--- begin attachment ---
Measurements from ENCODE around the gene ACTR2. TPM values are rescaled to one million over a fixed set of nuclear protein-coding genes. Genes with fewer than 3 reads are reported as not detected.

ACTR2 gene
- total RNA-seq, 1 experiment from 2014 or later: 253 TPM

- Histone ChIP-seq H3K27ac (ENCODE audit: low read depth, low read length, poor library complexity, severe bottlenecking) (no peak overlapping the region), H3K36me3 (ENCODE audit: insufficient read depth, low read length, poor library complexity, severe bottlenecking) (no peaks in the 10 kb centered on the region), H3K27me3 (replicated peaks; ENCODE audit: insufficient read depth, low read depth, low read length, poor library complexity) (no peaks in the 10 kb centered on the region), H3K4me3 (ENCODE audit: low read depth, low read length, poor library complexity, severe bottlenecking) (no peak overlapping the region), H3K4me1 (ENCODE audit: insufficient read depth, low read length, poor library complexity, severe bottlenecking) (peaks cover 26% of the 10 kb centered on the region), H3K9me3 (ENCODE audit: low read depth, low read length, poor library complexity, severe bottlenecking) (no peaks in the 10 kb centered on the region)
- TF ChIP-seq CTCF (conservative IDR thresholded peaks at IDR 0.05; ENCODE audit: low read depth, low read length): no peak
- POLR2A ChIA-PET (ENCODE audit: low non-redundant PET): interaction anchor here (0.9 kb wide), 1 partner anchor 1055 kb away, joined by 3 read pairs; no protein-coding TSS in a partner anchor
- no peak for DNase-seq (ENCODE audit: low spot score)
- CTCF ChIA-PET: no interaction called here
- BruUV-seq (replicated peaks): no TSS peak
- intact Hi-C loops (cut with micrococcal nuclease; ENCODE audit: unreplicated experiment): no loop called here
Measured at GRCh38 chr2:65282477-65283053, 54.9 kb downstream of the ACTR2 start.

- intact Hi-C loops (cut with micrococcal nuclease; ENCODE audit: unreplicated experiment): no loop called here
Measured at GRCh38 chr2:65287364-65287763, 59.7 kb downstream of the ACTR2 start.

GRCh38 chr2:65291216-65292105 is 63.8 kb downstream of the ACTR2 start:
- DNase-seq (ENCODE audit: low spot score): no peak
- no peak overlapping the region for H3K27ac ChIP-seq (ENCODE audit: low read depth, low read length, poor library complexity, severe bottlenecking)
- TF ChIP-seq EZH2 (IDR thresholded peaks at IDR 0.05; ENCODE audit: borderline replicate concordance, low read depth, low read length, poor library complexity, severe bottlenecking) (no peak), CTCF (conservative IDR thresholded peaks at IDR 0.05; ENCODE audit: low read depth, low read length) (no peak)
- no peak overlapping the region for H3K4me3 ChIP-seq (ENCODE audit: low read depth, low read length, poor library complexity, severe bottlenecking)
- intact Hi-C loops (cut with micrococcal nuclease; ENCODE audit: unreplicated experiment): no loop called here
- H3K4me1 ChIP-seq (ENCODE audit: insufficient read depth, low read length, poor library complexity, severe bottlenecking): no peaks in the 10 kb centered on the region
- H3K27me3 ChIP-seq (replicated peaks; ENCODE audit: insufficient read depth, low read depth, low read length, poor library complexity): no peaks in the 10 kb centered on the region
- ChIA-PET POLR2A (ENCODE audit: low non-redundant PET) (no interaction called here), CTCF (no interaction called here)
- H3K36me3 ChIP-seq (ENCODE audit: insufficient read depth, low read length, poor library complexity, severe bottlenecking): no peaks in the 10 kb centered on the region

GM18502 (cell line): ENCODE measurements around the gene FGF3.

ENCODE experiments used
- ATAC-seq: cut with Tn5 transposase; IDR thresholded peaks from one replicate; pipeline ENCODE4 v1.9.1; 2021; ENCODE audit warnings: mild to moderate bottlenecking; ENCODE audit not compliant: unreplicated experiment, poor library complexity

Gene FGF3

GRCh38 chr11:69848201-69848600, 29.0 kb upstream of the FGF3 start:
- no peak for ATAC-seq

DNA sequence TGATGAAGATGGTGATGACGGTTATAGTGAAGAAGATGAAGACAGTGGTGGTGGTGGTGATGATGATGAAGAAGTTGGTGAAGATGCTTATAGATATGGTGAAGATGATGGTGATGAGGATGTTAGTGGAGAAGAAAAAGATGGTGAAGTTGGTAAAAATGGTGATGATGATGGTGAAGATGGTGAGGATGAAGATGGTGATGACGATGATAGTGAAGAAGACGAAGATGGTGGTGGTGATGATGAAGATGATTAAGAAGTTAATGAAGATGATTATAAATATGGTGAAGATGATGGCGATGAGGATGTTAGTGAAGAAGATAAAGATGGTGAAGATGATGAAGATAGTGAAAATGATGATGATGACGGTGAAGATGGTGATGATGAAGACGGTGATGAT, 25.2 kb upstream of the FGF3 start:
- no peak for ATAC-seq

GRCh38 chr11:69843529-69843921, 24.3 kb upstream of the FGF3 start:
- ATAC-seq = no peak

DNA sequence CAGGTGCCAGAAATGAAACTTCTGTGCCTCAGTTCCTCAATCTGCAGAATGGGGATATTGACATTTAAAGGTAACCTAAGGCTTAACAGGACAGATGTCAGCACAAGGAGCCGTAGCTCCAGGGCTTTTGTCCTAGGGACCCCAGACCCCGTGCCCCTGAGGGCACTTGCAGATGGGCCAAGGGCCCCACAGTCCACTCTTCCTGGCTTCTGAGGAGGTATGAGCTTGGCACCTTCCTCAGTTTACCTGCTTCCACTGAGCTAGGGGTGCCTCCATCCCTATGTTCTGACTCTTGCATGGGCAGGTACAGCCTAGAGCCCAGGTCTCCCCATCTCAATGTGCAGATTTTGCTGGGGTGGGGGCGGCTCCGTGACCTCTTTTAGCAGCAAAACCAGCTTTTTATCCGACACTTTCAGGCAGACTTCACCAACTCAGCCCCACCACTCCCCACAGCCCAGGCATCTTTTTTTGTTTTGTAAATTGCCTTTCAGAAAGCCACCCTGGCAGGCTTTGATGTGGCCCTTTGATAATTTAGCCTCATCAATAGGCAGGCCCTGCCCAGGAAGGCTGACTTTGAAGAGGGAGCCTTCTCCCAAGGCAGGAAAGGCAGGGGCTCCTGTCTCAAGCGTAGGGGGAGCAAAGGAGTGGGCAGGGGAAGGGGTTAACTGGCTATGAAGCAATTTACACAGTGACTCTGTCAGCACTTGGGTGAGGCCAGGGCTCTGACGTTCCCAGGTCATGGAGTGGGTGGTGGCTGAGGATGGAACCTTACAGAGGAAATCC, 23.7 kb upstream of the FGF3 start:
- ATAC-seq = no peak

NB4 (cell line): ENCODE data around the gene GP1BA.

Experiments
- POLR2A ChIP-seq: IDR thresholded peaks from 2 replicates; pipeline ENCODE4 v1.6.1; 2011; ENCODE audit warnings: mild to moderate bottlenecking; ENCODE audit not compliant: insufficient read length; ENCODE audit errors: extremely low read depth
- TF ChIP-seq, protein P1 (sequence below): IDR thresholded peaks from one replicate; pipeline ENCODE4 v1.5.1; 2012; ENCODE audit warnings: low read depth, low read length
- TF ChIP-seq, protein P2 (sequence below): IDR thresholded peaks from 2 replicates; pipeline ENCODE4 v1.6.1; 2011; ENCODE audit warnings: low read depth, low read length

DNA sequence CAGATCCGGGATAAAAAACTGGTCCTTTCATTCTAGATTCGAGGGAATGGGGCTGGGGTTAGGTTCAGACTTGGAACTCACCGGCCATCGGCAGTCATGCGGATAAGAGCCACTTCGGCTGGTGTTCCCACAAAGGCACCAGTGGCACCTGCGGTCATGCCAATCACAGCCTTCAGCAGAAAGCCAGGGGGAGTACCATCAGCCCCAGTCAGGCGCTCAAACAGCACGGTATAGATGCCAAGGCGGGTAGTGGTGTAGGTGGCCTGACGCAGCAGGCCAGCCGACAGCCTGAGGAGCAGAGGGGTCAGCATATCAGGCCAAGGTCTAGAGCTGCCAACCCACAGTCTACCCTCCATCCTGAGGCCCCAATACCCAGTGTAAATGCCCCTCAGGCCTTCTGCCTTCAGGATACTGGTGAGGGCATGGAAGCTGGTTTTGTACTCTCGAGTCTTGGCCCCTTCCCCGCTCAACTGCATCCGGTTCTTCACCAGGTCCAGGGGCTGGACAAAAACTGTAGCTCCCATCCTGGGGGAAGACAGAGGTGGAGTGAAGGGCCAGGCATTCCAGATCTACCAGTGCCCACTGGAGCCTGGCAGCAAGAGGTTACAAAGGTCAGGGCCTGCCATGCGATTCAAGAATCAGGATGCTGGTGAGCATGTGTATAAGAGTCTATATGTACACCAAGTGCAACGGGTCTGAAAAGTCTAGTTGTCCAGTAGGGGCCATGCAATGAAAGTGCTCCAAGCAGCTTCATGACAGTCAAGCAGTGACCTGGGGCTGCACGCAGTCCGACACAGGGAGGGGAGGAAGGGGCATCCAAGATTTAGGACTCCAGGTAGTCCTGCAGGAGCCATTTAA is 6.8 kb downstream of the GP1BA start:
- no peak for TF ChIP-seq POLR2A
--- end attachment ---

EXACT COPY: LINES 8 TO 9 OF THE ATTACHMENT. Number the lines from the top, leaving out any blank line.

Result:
- CTCF ChIA-PET: no interaction called here
- BruUV-seq (replicated peaks): no TSS peak